Shining Rock Poetry Anthology

The Round Fish

by Eleanor Wilner

with neither bones nor skin
swims in the green haze of a golden sea
shot through with sun that tangles
in the weeds, like the woven filaments
of tapestry. Playful, he skims the tops of waves
like a skipped stone; plumbs the green depths
not as a stone falls, but
as a swimmer dives for his own delight.
On a still night, when you think you see the moon
stare back at you from the surface of a pond,
it may not be a mere reflected light,
twice-removed from the sun--but the round fish
regarding you, as a man may stare intently
at a mirror, trying, through the too familiar face,
to catch a glimpse of someone half-perceived.
It is no trick of mirrors, no infinite regress
of self-regarding mind, but the round fish
regarding you, recovering his own.

I watched a man one night, by a stream,
transfixed by the round fish, until he broke
the water with his hand, wanting to scoop
it out, like some demented bear, all his cunning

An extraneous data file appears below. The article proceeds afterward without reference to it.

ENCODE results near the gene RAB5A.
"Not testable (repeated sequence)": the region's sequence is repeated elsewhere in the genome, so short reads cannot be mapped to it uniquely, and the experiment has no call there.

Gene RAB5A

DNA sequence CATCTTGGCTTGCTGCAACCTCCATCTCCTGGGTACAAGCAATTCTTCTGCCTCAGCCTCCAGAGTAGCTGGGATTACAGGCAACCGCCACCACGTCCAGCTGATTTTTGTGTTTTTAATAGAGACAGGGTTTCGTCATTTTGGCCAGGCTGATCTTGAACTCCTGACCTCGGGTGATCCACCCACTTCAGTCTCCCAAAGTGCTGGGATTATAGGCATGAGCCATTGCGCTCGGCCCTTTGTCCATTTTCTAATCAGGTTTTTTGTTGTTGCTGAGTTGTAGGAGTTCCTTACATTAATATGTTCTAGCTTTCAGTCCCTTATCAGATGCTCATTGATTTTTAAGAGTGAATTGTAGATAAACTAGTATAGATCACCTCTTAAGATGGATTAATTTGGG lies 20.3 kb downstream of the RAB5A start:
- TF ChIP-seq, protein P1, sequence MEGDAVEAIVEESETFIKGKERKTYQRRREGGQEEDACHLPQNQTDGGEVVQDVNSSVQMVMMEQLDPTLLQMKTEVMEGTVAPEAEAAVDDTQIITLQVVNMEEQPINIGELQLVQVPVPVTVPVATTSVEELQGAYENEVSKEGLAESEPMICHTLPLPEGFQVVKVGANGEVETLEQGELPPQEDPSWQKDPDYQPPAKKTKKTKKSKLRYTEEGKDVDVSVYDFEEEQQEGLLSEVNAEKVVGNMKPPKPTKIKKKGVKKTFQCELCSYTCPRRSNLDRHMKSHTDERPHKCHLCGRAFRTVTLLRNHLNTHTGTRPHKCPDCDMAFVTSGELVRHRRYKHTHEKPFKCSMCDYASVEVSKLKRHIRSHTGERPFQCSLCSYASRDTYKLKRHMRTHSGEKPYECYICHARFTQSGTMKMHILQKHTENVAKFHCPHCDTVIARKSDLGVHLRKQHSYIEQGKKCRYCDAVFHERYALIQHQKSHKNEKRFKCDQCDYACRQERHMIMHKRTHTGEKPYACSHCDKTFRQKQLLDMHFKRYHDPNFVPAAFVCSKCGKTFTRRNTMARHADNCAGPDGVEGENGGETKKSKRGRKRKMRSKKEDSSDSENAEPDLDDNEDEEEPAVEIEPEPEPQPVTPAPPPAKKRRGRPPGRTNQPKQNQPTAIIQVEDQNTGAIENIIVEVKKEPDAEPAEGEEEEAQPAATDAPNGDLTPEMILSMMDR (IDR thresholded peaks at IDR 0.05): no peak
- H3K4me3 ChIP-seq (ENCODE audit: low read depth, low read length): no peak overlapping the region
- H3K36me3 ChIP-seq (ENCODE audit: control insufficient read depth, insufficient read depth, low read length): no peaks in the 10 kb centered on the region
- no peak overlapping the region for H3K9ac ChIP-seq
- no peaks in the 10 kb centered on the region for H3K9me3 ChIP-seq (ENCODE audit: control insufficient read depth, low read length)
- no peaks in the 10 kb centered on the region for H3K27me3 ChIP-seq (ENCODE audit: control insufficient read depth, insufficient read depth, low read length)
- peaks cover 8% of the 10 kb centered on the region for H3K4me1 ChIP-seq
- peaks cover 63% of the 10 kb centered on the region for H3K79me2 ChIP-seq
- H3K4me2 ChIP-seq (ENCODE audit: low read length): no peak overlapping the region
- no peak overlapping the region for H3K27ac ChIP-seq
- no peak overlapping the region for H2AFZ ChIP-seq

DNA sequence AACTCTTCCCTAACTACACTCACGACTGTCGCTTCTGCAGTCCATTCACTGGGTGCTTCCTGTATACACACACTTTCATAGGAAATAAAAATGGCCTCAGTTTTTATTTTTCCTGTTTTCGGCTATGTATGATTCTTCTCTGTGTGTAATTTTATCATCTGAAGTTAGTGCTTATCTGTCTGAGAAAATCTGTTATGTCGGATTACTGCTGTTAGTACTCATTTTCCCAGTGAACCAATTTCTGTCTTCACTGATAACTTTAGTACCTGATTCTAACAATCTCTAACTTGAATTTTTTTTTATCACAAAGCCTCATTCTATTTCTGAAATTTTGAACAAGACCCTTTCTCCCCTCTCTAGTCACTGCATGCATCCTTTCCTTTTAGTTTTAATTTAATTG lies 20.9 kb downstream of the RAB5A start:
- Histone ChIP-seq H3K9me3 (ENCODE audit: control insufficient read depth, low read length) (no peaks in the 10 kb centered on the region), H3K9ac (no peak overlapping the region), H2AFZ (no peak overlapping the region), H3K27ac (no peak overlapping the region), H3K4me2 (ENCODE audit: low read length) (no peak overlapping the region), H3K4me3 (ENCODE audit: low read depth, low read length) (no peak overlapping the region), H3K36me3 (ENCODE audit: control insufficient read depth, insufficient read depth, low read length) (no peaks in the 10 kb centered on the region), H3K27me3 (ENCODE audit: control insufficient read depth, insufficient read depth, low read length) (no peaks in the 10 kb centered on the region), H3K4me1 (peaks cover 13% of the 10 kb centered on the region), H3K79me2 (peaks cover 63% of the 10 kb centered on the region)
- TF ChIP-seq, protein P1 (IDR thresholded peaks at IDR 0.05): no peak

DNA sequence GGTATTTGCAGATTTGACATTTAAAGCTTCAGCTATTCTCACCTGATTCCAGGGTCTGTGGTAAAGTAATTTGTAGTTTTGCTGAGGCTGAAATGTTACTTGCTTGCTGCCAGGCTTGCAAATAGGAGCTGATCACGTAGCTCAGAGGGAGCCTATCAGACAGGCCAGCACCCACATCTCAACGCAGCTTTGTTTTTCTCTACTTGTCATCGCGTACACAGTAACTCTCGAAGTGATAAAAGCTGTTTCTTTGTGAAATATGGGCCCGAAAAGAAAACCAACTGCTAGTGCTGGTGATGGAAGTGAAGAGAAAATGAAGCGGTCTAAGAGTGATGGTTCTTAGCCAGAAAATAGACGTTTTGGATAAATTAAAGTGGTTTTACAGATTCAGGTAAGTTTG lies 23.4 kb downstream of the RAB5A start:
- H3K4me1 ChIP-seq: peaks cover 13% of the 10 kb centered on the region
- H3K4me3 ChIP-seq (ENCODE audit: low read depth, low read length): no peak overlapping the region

in his paw. When he drew back his arm,
his hand was silver to the wrist.

That night I dreamed of swimming, far out
at sea, beyond the line of reefs, easy
as you swim in dreams. And the round fish
with neither bones nor skin
swam near, the sky blazed blue, the fish
was rainbow-hued, right before he disappeared.
Surprised, I saw a jut of land I hadn't seen before
and climbed ashore, following the tracks
the fish had left, which fit so strangely
with my own. The trail now is not so fresh,
harder to follow in the undergrowth; still
it was something to have been started on at all;
it hardly matters that, where the sea turns
into land and the growth thickens--you no longer know
the trail you take
from the one that you are making as you go.
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